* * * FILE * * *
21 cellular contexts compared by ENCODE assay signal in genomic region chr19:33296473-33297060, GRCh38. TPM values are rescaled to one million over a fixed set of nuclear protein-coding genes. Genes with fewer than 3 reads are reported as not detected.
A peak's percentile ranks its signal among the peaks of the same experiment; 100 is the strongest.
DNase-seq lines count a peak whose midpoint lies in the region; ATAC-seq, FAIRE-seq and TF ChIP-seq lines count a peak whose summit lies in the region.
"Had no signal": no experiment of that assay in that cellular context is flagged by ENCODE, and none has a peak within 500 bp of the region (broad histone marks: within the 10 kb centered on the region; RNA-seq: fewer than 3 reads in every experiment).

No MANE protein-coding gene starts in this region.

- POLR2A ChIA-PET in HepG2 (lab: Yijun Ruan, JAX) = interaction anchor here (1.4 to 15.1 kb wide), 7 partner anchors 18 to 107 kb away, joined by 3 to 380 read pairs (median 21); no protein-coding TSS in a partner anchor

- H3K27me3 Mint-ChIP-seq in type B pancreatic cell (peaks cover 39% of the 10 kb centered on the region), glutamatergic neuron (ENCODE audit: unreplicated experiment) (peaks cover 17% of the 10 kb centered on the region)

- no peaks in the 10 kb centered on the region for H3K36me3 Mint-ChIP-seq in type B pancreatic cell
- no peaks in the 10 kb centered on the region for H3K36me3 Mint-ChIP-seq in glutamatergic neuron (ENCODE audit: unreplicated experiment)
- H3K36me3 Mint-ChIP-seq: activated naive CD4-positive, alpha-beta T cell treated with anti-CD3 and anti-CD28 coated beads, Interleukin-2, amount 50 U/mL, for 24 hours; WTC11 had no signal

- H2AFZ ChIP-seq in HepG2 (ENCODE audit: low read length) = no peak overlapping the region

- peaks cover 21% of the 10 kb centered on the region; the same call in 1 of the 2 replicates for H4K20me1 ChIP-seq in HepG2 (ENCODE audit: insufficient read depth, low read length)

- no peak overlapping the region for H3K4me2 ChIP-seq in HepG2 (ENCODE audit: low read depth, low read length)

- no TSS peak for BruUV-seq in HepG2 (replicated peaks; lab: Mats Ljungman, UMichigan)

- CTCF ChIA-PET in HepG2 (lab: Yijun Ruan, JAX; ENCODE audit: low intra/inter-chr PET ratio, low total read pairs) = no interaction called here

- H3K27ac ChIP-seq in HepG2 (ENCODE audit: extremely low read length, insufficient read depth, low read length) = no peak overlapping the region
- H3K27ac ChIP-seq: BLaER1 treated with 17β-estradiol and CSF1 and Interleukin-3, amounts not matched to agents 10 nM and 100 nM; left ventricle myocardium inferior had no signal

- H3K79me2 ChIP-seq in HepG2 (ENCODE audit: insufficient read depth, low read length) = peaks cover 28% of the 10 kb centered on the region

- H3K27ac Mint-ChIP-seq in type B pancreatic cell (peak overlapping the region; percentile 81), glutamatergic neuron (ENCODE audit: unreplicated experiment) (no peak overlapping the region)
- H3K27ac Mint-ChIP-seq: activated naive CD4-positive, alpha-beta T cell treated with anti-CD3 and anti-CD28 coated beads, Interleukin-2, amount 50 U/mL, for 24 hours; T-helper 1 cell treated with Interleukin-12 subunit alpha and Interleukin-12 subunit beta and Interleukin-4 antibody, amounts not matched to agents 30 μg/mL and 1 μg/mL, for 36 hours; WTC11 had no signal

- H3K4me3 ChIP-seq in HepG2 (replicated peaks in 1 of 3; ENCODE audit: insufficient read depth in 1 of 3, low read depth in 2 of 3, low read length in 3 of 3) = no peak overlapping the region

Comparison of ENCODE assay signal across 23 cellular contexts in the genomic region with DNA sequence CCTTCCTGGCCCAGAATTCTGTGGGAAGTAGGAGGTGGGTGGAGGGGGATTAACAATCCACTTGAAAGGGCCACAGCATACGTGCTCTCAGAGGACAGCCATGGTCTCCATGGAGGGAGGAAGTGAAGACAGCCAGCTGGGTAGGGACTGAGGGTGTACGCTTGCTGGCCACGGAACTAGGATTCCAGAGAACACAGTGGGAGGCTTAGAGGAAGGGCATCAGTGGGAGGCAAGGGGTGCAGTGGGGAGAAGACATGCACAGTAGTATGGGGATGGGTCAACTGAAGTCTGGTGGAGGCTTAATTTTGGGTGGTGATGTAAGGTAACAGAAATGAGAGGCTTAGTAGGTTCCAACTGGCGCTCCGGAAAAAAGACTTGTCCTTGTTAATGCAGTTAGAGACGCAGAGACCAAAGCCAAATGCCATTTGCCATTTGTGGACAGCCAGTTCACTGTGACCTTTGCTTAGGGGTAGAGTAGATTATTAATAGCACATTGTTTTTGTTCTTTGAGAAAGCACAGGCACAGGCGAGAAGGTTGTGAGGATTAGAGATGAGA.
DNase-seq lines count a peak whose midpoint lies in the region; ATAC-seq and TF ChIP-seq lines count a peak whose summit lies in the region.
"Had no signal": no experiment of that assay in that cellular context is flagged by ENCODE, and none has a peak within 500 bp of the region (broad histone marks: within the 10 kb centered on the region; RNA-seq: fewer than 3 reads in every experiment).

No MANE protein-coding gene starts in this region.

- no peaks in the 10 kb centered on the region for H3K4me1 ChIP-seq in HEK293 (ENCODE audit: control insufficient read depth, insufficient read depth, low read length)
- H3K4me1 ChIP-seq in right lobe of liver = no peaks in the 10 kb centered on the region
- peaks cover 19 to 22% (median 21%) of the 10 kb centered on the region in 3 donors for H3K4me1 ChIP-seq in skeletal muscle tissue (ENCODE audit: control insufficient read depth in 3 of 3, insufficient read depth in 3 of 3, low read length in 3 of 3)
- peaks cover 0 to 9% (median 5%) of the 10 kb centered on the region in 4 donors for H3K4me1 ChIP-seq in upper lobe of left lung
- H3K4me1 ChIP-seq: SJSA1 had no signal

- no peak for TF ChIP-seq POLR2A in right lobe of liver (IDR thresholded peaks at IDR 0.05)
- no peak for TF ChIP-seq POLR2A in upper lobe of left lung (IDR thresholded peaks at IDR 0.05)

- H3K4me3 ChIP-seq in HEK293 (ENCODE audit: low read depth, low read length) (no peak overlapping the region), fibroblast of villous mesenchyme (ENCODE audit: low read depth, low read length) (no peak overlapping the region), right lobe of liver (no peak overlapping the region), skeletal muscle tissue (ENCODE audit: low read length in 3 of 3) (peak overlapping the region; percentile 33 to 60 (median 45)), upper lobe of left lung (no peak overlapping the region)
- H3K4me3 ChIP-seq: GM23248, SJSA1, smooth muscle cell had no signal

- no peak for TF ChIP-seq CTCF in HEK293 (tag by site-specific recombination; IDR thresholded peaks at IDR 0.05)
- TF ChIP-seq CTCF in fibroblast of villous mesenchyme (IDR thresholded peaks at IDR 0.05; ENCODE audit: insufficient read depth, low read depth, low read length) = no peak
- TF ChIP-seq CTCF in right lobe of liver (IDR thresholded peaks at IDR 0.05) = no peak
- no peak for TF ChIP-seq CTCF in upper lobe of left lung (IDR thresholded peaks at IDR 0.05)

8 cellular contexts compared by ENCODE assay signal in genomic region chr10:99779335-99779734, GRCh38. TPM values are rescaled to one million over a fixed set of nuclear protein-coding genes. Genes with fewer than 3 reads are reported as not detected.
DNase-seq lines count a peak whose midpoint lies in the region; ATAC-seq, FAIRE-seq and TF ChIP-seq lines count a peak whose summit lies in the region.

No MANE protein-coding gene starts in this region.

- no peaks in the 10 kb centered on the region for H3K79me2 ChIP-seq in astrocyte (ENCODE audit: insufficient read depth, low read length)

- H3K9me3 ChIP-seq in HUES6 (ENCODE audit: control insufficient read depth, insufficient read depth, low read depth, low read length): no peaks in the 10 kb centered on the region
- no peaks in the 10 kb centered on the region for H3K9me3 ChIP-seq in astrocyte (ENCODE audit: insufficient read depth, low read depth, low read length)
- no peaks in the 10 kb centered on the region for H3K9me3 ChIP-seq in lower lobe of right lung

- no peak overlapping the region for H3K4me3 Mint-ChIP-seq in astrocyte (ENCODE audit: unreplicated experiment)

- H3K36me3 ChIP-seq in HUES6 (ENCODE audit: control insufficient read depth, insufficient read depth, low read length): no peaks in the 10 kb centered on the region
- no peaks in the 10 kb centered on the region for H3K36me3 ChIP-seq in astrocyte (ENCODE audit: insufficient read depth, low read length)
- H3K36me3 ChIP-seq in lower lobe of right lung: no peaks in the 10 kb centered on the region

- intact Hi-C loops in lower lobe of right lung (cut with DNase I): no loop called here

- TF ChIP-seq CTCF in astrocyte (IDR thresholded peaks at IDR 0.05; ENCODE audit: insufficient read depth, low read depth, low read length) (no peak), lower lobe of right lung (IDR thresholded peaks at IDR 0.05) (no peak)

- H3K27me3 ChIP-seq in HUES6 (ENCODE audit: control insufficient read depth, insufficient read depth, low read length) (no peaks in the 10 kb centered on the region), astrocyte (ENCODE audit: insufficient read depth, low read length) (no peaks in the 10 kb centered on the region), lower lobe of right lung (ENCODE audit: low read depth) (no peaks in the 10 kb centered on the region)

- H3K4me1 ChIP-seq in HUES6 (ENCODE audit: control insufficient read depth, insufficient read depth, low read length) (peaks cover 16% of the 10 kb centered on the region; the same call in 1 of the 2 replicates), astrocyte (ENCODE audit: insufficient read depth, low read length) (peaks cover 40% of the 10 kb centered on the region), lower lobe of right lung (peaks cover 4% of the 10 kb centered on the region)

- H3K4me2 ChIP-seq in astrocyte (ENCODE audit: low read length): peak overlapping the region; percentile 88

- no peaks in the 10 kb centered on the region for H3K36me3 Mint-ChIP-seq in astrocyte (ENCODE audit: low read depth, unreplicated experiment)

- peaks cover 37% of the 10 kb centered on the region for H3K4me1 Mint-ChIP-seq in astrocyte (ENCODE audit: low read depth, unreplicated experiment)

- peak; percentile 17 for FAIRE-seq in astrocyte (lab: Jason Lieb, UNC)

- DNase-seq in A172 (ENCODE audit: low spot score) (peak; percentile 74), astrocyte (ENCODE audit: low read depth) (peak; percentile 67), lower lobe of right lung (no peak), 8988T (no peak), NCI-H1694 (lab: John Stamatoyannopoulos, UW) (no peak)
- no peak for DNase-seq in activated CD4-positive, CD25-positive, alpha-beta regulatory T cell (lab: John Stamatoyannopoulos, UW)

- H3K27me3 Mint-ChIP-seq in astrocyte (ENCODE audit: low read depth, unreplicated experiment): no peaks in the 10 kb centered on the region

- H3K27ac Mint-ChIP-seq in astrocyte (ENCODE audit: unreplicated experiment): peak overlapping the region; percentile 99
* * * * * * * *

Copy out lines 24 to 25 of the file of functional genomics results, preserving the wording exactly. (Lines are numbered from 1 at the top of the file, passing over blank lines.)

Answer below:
"Had no signal": no experiment of that assay in that cellular context is flagged by ENCODE, and none has a peak within 500 bp of the region (broad histone marks: within the 10 kb centered on the region; RNA-seq: fewer than 3 reads in every experiment).

No MANE protein-coding gene starts in this region.